In Moon of the Crusted Snow, a northern Anishinaabe community loses power just as winter arrives, burying roads and creating panic as the food supply slowly runs out. Newcomers begin to arrive on the reserve, escaping a nearby crisis, and tension builds as disease begins taking lives. As chaos takes hold, a small group turns to the land and Anishinaabe tradition to start rebuilding and restoring harmony. Rice is also the host of the CBC Radio show Up North.

Heard on: As It Happens

We All Fall Down by Daniel Kalla

We All Fall Down is the tenth novel by writer and doctor Daniel Kalla. (Simon & Schuster)

Daniel Kalla is an emergency room doctor based in Vancouver and the international bestselling author of 10 books. We All Fall Down is a thriller about the black death. Set both in the past and present, Kalla explores the plague caused in the medieval period, and how its effects would be felt if it were to break out today.

Heard on: As It Happens

Paradise Lost by John Milton

English poet John Milton (1608 - 1674) composes the epic poem 'Paradise Lost', circa 1666. He is forced to dictate the poem to his two daughters, having become blind. (Hulton Archive/Getty Images)

John Milton's epic poem Paradise Lost was first published in England in 1667. Charismatic and sympathetic, Milton's Satan leads a rebellion against God and rails against what he perceives as the tyranny of heaven — little wonder, then, that he has often been interpreted as a revolutionary figure. 

Heard on: Ideas

Maoism by Julia Lovell

Maoism: A Global History is a nonfiction book by Julia Lovell. (Bodley Head, Cundill History Prize)

Maoism: A Global Story is in depth exploration of the impact of Maoism in China and around the world. It won the 2019 Cundhill History prize — a prestigious, international award administered by McGill University.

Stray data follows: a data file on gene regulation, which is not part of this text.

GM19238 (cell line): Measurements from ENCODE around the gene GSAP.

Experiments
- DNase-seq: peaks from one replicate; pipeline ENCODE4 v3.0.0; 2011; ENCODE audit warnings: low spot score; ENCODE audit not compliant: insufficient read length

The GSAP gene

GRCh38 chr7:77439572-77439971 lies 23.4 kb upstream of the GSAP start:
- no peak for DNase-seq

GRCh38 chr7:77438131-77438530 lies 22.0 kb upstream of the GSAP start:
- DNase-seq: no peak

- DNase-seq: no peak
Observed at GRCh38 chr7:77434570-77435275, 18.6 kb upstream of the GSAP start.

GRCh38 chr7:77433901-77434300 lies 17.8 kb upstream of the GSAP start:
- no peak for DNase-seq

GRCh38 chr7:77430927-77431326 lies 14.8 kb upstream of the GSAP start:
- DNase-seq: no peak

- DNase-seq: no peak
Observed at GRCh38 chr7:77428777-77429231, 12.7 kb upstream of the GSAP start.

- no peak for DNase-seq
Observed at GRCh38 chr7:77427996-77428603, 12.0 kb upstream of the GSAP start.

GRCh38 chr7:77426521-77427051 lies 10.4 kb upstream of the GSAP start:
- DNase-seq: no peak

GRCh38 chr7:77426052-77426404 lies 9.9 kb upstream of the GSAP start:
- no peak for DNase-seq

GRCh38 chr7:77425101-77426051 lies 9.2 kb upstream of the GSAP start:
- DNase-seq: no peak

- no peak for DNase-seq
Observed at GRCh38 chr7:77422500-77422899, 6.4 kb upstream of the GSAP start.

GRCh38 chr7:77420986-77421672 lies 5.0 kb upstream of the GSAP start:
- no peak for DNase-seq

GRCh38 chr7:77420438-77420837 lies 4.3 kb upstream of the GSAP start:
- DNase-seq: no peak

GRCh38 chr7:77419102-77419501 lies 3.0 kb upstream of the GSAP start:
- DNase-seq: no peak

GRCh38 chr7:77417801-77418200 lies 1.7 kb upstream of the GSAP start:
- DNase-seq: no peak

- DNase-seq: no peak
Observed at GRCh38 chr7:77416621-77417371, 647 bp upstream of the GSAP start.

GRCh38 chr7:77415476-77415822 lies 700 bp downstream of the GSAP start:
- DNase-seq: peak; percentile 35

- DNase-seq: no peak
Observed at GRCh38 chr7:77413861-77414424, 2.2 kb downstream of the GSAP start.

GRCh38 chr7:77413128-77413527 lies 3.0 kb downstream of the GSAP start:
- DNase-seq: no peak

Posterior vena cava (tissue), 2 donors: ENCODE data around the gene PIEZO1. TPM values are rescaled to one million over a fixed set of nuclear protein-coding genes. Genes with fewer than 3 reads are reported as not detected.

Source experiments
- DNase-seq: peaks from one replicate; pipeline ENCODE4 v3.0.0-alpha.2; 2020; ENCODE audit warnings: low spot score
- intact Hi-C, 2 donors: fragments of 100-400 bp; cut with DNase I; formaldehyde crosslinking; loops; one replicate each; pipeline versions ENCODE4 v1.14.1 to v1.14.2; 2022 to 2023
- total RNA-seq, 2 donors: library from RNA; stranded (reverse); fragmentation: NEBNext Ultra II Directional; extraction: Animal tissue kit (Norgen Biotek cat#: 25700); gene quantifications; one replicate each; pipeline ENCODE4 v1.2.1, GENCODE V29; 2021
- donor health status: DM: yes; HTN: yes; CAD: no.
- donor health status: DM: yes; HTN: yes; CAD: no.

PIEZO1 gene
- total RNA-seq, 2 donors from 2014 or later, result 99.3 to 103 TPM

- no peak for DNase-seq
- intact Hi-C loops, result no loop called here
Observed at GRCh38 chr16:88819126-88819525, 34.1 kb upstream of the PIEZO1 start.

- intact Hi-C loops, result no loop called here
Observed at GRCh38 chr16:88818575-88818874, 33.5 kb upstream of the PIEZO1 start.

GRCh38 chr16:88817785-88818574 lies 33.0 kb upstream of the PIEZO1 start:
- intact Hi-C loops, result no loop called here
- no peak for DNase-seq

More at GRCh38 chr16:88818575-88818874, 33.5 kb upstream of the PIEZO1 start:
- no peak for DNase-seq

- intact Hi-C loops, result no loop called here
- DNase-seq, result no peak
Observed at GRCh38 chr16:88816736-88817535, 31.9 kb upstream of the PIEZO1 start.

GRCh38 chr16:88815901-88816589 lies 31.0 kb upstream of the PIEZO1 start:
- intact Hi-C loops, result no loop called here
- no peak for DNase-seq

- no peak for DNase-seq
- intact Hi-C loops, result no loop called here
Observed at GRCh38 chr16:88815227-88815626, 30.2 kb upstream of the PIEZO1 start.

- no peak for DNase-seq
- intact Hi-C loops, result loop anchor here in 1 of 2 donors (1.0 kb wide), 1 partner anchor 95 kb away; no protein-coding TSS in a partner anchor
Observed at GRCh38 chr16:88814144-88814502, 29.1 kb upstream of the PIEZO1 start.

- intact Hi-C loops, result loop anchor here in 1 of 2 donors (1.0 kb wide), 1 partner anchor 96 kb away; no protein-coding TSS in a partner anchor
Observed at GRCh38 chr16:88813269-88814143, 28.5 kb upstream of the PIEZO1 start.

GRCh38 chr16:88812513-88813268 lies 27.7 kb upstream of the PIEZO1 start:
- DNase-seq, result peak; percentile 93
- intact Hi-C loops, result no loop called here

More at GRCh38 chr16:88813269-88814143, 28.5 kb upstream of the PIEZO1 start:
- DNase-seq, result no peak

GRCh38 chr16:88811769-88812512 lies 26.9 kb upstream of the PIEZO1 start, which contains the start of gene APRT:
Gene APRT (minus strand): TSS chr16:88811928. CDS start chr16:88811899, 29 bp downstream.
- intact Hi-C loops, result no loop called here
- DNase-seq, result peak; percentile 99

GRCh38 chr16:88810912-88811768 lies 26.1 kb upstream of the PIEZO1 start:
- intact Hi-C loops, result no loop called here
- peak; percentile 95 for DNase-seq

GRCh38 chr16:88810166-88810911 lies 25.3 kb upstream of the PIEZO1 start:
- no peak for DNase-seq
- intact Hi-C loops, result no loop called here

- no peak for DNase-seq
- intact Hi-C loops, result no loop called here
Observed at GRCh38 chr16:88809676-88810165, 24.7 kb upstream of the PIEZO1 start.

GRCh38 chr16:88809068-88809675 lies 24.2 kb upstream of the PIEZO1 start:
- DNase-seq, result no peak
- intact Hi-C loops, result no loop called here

Heard on: Ideas

Many Rivers to Cross by Peter Robinson

Many Rivers to Cross is a mystery novel by Peter Robinson. (Georges Seguin, McClelland & Stewart)

It's been more than 30 years since Peter Robinson introduced Inspector Alan Banks to what has become a legion of loyal readers over the decades. He's been called the master of the police procedural — and with the latest Inspector Banks novel Many Rivers to Cross, he's up to book number 26 in the popular series. 

Heard on: The Next Chapter

Never Forget by Martin Michaud

Never Forget is a book by Martin Michaud. (Dundurn Press)

The latest in Martin Michaud's ongoing Victor Lessard detective series finds Lessard and his partner, Jacinthe Taillon, on the trail of a deadly killer in Old Montreal. Never Forget begins with a homeless man jumping to his death, an incident that leaves behind baffling evidence — two wallets. One belonged to a dead psychiatrist, who was murdered in a bizarre ritual, the other to a missing corporate lawyer. As the bodies begin to pile up, can Lessard and Taillon crack the case before the next murder? 

Heard on: The Next Chapter

In My Own Moccasins by Helen Knott